Cervical radiculopathy (pinched nerve)

Cervical radiculopathy (pinched nerve)

A painful shoulder or a weakness in your arm may trace back to a problem in your neck. It’s a condition called cervical radiculopathy. Generally, cervical radiculopathy gets better with pain relief and physiotherapy. Some patients, though, may need to consider spinal decompression surgery to free the nerve. Here’s what you need to know.

What is cervical radiculopathy?

Cervical radiculopathy happens when a nerve in your neck becomes compressed or irritated as it leaves your spinal cord. It’s also known as a pinched nerve. 

Your cervical spine is made up of 7 small hollow vertebrae stacked on top of each other. The hollow tunnel through the middle is called the spinal canal. It contains your spinal cord, a tightly wound bundle of nerves linking your brain to your body.  

All along your spine, nerves branch off from your spinal canal to enable you to feel and move your body. There are 8 pairs of cervical nerves that emerge from your cervical spine and enable you to:

  • Move your head, neck, arms and diaphragm
  • Feel sensation in your head, neck, shoulders and arms. 

Those nerves exit your spinal cord through small openings between your vertebrae. If something changes in your spine and narrows the space between your vertebrae, your nerve may become pinched or compressed. And that can be quite painful.


Cervical radiculopathy symptoms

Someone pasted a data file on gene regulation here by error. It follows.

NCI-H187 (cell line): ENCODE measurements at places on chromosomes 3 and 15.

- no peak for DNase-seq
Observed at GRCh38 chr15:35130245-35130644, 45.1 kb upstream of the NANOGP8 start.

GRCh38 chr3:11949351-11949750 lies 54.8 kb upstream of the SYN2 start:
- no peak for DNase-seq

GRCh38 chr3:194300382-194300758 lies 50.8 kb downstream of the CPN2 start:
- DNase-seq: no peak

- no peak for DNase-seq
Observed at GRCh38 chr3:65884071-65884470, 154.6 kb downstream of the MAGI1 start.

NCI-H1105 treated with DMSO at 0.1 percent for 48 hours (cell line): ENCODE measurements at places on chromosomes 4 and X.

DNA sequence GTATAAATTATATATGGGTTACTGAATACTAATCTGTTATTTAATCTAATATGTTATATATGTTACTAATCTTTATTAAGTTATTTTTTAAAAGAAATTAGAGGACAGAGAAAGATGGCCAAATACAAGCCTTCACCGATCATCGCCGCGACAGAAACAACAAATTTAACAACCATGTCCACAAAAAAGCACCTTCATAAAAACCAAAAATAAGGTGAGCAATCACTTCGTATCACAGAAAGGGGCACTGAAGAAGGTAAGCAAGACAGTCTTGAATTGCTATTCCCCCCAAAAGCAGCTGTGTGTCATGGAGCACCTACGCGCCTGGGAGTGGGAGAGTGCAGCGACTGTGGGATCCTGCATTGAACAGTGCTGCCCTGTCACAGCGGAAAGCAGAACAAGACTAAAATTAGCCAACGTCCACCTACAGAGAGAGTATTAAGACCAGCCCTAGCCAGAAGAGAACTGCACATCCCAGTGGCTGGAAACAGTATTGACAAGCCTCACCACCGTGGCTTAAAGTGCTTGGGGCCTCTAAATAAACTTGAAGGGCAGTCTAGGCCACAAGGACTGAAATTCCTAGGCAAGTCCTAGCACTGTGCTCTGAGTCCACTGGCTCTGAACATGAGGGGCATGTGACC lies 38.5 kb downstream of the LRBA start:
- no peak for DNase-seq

Symptoms of cervical radiculopathy may include:

  • Pain that radiates down your shoulder and/or arm
  • Muscle weakness or numbness.

You’ll experience symptoms along the path travelled by the irritated nerve. The location of your symptoms helps your doctor identify which nerve is involved. 


What causes cervical radiculopathy?

As noted above, cervical radiculopathy results if a nerve is pinched or compressed as it travels through a gap between your vertebrae to leave your spine. That may happen if there’s a problem with your vertebrae (bones) or the spongy discs that sit between them. 

In older people, cervical radiculopathy may be caused by osteoarthritis, which can affect both your discs and your bones. Osteoarthritis of the spine may lead to a progressive breakdown of your spinal discs and can also cause bony overgrowths (bone spurs) that put pressure on the nerves leaving the spinal column.  

Another type of disc problem may also cause cervical radiculopathy. If your intervertebral discs have been placed under more force than they can absorb, you may develop a herniated disc. That may happen in a car accident, for example. It can also happen less dramatically over time. Degenerative disc disease can weaken your discs and make them more prone to herniation. Herniated discs are often experienced in middle age. 

A herniated disc changes the layout of your spine, putting pressure on the nerve roots and causing pain. The chemicals released by a herniated disc may further irritate the nerve root and add to the pain. 


Cervical radiculopathy treatment

Many people with cervical radiculopathy make a good recovery with minimal treatment. Others, though, find that their pain persists.